On January 20 this year, the Supreme Court passed a landmark judgement in the case of Yashita Sahu ... Appellant(s) Vs the State of Rajasthan & Others ... Respondent(s) recognising the fact that....
The case is a battle for child custody. The spouses (Indian citizens) were married in India in May 2016. The husband was a resident of the USA even before their marriage. The wife too then moved to the US in July that year and lived with him. They begot a female child in May 2017 there and she is an American citizen. Later, the spouses fell apart; the wife moved a court in the USA and obtained custody rights over the child, while visitation and contact rights were given to the husband/father. Flouting the court’s order, the wife came away to India with the child. The case eventually came before our Supreme Court which had passed a detailed judgment wherein, among other issues, the rights of children in such situations are discussed and decided upon.
In this case, the Supreme Court has acknowledged that, “In addition to ‘visitation rights’, ‘contact rights’ are also important for the development of the child, especially in cases where both parents live in different states or countries. The concept of contact rights in the modern age would be contact by telephone, email or in fact, we feel the best system of contact, if available, between the parties should be video-calling.” Further, the court observed, “With the increasing availability of the internet, video-calling is now very common and courts dealing with the issue of custody of children must ensure that the parent who is denied custody of the child should be able to talk to her/his child as often as possible. Unless there are special circumstances to take a different view, the parent who is denied custody of the child should have the right to talk to his/her child for 510 minutes every day. This will help in maintaining and improving the bond between the child and the parent who is denied custody. If that bond is maintained, the child will have no difficulty in moving from one home to another during vacations or holidays. The purpose of this is, if we cannot provide one happy home with two parents to the child, then let the child have the benefit of two happy homes with one parent each.”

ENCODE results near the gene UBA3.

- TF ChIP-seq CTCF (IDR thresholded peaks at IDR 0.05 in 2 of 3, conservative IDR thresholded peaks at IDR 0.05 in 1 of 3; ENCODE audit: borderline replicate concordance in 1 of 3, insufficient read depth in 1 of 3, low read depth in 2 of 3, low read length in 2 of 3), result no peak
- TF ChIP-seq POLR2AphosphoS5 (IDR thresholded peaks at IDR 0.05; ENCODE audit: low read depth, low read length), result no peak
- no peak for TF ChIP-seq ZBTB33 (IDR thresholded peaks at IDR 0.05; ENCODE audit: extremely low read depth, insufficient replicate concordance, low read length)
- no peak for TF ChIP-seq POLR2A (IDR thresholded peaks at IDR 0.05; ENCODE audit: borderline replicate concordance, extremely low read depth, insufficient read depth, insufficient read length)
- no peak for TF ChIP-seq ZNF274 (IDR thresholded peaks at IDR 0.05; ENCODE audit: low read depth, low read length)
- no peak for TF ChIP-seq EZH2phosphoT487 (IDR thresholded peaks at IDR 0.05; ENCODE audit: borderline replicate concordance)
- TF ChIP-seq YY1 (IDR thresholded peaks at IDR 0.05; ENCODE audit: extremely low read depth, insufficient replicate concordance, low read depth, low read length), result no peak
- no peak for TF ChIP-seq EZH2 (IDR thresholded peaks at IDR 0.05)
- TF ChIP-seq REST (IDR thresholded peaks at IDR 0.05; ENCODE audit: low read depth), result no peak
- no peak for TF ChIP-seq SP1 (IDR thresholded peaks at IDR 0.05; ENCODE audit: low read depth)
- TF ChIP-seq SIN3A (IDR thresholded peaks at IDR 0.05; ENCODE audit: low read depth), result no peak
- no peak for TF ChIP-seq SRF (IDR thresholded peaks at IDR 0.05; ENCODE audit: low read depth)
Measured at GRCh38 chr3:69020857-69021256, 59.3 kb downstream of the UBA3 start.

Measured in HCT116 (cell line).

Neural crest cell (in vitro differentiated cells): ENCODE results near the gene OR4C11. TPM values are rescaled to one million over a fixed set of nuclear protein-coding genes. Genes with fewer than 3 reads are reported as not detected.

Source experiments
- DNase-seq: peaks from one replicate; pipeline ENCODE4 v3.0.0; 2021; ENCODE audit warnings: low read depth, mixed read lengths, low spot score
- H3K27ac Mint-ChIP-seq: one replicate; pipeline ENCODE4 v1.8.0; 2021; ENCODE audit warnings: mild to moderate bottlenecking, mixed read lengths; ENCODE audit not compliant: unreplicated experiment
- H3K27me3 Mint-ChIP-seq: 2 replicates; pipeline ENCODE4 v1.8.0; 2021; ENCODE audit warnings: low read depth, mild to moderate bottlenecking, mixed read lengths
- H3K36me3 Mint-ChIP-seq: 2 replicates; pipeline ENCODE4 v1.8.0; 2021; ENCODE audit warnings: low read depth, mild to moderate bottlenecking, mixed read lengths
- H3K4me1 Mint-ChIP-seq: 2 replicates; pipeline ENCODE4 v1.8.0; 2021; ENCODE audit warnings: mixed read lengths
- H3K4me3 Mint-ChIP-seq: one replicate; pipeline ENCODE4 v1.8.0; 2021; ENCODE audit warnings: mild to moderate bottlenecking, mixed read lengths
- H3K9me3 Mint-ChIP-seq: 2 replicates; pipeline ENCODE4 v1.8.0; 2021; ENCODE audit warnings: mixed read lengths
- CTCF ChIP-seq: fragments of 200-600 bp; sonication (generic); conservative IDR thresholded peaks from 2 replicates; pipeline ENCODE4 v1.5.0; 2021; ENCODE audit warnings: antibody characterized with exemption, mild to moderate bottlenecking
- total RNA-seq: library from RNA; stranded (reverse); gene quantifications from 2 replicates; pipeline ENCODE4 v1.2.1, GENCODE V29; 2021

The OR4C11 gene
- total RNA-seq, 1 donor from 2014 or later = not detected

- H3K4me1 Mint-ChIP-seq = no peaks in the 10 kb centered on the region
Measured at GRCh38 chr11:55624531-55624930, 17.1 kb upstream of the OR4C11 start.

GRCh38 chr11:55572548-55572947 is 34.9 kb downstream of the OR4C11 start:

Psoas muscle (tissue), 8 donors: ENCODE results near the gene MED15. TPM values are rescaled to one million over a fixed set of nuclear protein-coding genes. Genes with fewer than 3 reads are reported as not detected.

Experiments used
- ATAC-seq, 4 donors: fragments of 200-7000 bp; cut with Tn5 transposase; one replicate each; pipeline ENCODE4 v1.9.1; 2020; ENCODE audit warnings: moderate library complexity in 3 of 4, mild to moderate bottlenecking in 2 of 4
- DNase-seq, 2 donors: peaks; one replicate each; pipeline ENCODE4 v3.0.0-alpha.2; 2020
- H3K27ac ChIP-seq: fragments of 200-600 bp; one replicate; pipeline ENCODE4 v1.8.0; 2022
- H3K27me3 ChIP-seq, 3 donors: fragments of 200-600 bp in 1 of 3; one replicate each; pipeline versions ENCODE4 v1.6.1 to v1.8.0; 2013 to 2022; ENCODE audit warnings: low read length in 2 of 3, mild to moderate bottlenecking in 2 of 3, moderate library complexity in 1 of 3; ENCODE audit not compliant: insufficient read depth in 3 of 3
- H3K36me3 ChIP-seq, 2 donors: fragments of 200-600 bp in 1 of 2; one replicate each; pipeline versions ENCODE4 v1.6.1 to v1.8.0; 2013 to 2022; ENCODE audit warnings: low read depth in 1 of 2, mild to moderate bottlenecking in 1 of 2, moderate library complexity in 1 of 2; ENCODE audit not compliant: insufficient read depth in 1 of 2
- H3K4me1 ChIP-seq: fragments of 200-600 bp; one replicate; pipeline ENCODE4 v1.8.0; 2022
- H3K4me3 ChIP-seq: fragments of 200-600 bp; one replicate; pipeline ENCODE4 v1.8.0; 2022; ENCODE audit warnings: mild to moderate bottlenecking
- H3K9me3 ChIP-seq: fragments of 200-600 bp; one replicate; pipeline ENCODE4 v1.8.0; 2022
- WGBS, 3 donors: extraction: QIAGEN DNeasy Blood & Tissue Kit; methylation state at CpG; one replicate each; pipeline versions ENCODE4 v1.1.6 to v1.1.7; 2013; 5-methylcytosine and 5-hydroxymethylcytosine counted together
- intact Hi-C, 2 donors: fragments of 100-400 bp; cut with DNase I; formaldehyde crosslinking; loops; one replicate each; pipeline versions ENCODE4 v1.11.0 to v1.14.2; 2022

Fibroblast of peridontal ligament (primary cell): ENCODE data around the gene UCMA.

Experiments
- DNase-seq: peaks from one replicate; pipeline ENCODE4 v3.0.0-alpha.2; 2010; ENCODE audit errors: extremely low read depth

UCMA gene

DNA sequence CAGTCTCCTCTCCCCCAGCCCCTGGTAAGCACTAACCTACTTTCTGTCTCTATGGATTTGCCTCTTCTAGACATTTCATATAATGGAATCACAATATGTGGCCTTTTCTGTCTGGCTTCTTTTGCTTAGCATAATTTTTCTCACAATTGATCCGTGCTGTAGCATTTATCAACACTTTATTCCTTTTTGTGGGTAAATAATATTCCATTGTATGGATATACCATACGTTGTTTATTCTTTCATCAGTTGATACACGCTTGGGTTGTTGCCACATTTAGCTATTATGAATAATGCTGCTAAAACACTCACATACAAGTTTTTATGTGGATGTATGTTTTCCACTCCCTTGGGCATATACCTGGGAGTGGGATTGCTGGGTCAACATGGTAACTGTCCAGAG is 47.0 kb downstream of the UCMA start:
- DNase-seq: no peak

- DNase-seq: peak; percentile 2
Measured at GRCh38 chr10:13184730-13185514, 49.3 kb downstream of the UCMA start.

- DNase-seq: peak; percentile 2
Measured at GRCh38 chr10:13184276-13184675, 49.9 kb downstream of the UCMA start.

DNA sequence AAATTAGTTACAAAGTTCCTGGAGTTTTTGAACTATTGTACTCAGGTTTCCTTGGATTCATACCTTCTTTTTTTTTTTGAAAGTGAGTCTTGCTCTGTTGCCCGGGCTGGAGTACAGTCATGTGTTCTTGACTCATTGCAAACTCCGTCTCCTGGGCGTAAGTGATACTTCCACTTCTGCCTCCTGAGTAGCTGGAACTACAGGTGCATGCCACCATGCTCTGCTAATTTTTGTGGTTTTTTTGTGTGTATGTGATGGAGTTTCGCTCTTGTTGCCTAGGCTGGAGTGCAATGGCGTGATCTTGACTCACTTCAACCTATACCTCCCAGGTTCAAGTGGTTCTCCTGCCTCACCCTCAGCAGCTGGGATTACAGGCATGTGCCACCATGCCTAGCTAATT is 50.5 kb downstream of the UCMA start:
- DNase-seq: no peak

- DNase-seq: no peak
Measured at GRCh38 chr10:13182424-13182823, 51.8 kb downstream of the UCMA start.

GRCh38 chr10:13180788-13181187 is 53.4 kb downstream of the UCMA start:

In this case, the Supreme Court elucidates that the wife who is an adult cannot be ordered to go with the child to the US. But if she chooses to go, safeguards have been made in the order till she can move the local US court for other remedies. The best interest of the child was the only factor considered in passing the order. Not limiting the concept of ‘best interests’ with any narrow definition, the Supreme Court says, “No hard and fast rules can be laid down and each case has to be decided on its own merits. We are also not oblivious of the fact that when two parents are at war with each other, it is impossible to provide a completely peaceful environment to the child. The court has to decide what is in the best interest of the child after weighing in all the pros and cons of both the respective parents who claim custody of the child. Obviously, any such order of custody cannot give a perfect environment to the child because that perfect environment would only be available if both the parents put the interest of the child above their own differences.”
Providing two happy homes with one parent each instead of one happy home with two parents and daily access of the child every day through video-calls is a lovely concept that needs to be made a reality in these days of matrimonial strife and separation to ensure that the citizens of tomorrow are given the best today for their balanced growth and development.
—The writer is Senior Advocate, Madras High Court